Episode 8 Celts and Picts in Scotland
The Celtic World
Dr Jennifer Paxton (2018)
At the time of the Roman withdrawal from Britain, the area north of Antonine’s wall was divided into seven nations, each ruled by a descendant of the seven sons of the legendary king Cruithne. They spoke a Brythonic P-Celtic language similar to Welsh.
The term Pict, commonly used after the 3rd century AD to refer to Barbarians living north of Antonine’s wall, was a Roman term meaning “painted ones.” It referred to the tradition of Scottish Celts tattooing themselves.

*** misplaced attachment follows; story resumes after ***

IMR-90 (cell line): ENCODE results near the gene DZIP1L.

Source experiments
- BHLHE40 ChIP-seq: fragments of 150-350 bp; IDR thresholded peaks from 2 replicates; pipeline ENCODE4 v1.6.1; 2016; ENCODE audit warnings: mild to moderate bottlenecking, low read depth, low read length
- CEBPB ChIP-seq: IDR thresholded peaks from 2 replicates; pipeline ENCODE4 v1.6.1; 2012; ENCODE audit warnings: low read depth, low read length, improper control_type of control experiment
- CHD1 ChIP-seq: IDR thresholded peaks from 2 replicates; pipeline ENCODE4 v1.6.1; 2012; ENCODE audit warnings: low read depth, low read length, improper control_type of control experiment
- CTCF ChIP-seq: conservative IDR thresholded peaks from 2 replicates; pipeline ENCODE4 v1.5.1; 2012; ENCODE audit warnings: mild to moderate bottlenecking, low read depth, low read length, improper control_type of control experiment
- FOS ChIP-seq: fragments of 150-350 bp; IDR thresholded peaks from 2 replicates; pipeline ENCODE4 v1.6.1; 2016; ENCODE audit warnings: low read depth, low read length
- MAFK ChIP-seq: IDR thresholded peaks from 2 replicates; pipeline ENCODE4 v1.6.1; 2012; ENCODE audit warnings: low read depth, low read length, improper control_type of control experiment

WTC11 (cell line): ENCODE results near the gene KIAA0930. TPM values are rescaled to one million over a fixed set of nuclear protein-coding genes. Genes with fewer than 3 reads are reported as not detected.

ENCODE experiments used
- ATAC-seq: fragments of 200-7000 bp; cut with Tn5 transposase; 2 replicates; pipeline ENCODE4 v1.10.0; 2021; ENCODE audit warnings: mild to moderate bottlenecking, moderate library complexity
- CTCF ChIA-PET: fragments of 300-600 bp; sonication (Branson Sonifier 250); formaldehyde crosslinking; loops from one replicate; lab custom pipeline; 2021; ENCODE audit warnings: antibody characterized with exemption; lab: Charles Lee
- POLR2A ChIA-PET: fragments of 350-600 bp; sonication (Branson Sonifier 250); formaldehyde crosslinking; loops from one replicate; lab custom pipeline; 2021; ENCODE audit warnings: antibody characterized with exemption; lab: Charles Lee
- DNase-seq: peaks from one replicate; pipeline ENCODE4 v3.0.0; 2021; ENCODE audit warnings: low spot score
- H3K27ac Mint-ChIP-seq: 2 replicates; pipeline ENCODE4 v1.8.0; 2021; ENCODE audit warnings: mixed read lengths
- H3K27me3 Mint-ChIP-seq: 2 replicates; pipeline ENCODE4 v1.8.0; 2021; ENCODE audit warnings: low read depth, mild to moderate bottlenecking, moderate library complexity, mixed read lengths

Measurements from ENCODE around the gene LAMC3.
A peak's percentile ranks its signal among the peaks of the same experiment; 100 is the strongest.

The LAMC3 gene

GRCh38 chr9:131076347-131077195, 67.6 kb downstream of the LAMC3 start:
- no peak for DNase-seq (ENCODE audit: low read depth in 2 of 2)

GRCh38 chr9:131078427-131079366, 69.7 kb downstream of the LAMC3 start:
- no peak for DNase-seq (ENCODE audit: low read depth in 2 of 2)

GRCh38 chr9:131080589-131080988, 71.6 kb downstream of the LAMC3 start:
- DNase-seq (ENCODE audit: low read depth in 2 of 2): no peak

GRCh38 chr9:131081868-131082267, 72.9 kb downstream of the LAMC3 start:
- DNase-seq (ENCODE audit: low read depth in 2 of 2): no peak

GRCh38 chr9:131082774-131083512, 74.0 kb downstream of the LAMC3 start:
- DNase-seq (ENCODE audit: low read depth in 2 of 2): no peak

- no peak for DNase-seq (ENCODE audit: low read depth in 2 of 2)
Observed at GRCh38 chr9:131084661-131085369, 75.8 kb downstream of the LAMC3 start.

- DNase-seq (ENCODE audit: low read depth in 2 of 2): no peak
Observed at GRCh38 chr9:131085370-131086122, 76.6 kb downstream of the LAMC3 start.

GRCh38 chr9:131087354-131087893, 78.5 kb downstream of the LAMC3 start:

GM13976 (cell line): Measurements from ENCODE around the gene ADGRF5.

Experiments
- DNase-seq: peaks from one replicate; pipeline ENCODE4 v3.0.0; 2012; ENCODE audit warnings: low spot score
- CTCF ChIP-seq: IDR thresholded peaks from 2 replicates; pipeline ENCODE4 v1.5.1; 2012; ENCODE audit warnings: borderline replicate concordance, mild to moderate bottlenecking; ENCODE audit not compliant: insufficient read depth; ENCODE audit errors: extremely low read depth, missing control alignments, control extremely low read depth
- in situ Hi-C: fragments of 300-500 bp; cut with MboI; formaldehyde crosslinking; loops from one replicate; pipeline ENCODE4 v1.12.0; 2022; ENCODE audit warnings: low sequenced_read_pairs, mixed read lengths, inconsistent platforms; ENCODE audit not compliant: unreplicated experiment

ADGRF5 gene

Under late Roman occupation (367-368 AD), the so-called Picts allied themselves with Irish Celts and briefly seized control of all Britain.
In the mid 5th century AD, settlers from northern Ireland migrated to islands off the west coast of Scotland. Known as Scots, the spoke Scotti (Irish). Around the same time, a Germanic tribe known as the Angles pushed north into the Scottish lowlands, which is the main reason English is currently the primary language of Scotland.
Only a few Pictish inscriptions survive from the 4th-6th century AD but all suggest Pictish was a P-Celtic language similar to Gallic and Welsh. A few Pictish inscriptions were printed in Latin, but most were written in Ogham, a script used to record ancient Irish:
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